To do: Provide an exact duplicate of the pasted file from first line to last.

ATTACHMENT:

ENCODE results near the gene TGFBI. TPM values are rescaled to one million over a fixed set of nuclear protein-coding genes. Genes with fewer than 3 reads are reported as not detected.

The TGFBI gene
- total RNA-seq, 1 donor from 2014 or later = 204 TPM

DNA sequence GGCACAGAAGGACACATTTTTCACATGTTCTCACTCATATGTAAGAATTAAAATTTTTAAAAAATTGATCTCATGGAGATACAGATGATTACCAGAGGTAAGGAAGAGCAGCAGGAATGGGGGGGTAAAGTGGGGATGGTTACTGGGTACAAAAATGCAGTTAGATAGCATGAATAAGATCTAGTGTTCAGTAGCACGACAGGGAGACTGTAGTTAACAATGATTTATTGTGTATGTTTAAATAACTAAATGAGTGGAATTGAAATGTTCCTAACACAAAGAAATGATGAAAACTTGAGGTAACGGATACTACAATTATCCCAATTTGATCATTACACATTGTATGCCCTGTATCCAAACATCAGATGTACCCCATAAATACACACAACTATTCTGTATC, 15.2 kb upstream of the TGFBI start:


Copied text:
ENCODE results near the gene TGFBI. TPM values are rescaled to one million over a fixed set of nuclear protein-coding genes. Genes with fewer than 3 reads are reported as not detected.

The TGFBI gene
- total RNA-seq, 1 donor from 2014 or later = 204 TPM

DNA sequence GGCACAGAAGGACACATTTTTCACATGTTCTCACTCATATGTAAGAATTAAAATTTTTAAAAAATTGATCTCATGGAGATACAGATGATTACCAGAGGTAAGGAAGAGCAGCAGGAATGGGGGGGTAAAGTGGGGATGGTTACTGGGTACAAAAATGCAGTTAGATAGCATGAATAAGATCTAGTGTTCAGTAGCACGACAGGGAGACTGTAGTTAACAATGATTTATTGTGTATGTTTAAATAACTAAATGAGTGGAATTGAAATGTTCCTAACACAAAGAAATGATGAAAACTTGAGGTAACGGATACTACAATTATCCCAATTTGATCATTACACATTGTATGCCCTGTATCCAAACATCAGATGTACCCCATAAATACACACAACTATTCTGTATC, 15.2 kb upstream of the TGFBI start: